Iceland offers diverse and cosmopolitan restaurant options, however it is still possible to track down some traditional fare. Key elements of the diet included fish, lamb, and skyr, a creamy, yoghurt-like product that is technically classified as a cheese.
Lamb has been eaten in Iceland for centuries. You can expect to find it slow-roasted and flavoured with arctic thyme, or in a rich stew of Kjötsúpa, with potato, swede and carrots.
Iceland is renowned for its popular hotdogs. Bill Clinton famously declared them the best in the world! An Iceland hot dog (pylsur) is said to taste properly like meat, to snap when you bite into it, and is served with both raw and cooked onion and three different condiments. Find them in kitsch-looking hotdog stands across the country.
You might like to sample the fish in Iceland given its ubiquity and popularity. But a word of warning: traditional Hákarl is only for the brave. Even locals tend to avoid this pungent fermented shark dish with its strong ammonia smell. It was a product of its time, when refrigeration was not available. Nonetheless, it does live on for some devoted fish fans.
You can expect to come across rye bread in Iceland. Their variety is dark, sweet and dense, and delicious served with cheese and pickled herring.
For the sweet tooths, you can’t go wrong with a Scandinavian pastry like the snúður, or else look out for ice cream! Iceland is obsessed, with some gelaterias staying open till 1am!
Health & safety
Iceland is one of the world’s safest countries.
However, as always, you should always stay alert and keep an eye on your belongings, especially around tourist attractions.
The biggest danger in the country is the weather. It’s important that you do your research and dress for the weather. If you’re planning on hiking, always go with a group and consult with experts to ensure that your plan is safe.
Whenever you travel overseas, it’s always wise to take an appropriate travel adaptor. Iceland plugs have two round pins, combining plug types C and F. Iceland operates on a 230V supply voltage at 50Hz.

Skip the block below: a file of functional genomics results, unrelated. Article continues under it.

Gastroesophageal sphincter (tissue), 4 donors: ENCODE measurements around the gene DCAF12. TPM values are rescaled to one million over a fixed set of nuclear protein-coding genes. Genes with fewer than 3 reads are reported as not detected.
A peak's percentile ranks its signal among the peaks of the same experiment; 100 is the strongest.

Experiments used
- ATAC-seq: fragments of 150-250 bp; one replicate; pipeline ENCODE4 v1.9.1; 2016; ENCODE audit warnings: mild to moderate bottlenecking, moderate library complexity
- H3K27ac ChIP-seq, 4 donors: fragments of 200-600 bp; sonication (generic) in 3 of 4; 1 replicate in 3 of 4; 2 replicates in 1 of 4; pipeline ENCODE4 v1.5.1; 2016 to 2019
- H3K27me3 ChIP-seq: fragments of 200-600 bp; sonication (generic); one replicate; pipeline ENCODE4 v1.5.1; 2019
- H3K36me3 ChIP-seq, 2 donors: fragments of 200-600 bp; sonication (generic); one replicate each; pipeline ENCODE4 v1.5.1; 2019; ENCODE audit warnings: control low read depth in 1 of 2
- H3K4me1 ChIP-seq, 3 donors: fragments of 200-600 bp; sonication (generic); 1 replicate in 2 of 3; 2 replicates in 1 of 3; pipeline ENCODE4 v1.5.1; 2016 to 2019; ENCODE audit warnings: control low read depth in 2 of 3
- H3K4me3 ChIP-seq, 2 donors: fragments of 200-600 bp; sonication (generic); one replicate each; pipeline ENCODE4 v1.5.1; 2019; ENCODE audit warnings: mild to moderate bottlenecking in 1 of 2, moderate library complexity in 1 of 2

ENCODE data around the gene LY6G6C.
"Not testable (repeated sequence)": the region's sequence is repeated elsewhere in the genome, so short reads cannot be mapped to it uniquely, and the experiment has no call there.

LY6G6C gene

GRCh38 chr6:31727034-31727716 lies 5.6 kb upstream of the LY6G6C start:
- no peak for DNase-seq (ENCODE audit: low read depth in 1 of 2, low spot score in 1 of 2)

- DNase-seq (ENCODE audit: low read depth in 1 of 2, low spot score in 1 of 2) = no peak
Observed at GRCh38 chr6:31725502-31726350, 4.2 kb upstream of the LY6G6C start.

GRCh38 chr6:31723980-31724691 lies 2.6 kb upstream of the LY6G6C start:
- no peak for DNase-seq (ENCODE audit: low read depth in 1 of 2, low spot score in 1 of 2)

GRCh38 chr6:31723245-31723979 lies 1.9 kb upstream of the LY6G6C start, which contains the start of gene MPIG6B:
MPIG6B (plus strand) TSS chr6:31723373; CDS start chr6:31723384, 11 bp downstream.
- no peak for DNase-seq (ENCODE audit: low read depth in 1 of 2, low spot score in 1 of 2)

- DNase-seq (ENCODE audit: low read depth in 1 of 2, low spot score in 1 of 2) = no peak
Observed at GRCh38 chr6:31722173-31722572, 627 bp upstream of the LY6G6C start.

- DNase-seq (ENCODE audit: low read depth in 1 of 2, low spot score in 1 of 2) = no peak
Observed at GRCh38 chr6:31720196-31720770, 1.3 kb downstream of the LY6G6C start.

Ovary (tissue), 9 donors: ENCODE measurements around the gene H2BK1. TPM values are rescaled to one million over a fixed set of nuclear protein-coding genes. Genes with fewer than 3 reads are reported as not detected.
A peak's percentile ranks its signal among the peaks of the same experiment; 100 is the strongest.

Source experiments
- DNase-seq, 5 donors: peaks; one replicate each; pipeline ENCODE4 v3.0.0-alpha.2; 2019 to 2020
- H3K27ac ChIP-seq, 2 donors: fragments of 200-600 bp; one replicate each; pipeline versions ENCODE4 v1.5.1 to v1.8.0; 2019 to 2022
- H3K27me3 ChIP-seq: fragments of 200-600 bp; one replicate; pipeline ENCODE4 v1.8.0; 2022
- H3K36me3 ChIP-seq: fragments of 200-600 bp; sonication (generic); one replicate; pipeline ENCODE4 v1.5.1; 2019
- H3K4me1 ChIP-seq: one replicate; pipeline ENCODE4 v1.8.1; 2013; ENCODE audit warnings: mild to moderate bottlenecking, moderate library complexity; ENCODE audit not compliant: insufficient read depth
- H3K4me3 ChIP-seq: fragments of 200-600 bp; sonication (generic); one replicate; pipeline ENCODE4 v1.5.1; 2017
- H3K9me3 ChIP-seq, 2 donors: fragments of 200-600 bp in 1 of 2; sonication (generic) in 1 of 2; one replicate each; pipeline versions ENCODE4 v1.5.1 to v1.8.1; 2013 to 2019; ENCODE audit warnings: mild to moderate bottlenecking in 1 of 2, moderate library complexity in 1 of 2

Árbær Open Air Museum
The Blue Lagoon
Iceland has a single time zone (excluding its overseas territories), Greenwich mean time. The longest day in Iceland occurs in June and is around 21 hours. The shortest day occurs in December and is around 4 hours.
If you’re on an Odyssey tour, we take care of tipping so you don’t need to give it a second thought. However, in your free time, or if travelling independently, it’s essential that you make sure you tip an appropriate amount for services, as is the case throughout much of Europe. It’s customary to tip 10-15% of the bill at restaurants, if a service charge isn’t automatically included. It’s polite to round a bill up to the nearest whole figure or leave the change when buying drinks.
Internet access is easily accessible, and most hotels and many cafes will be able to offer it.
Check with your cell phone provider to see whether you’re able to make calls and use data while in Iceland. Many providers will offer a daily fee that allows you to make calls and check the internet while only being charged your regular rates. However, be certain to inform your provider that you’re heading overseas, because just like a bank they can turn off your service as a result of unusual activity.
Responsible travel tips for Iceland.
- Learn at least the local greetings to break the ice. Although many locals speak English, the more you know of the native language, the greater your experience of the country will be.
- Carry a business card in your wallet or purse from your local hotel, to assist you with the return journey if you do become lost.
- Always ensure that you are covered by travel insurance. If you need advice on this feel free to contact Odyssey and we’ll be able to help.
- If sightseeing in rural areas, remember to be respectful of residents and locals. As well as being tourist attractions, these are peoples’ homes!
- When travelling independently, make sure you check the opening hours of shops and museums so that you don’t miss out! Museums and galleries are often closed on Mondays. Also be certain to check whether your trip coincides with any public holidays, so you can plan accordingly.
- Consider contacting your bank to inform them that you may be making purchases overseas. Otherwise, they may flag any activity on your account as suspicious. Also, check which ATMs and banks are compatible with your cards, to ensure you can withdraw cash with minimal fees.
- Before departing, make sure you have a number of Icelandic Krona in a range of denominations. You don’t want to be carrying around enormous amounts of cash, but take enough to make it easy to pay in locations that might not accept credit card. It will also help you avoid card transaction fees, and it makes tipping a breeze.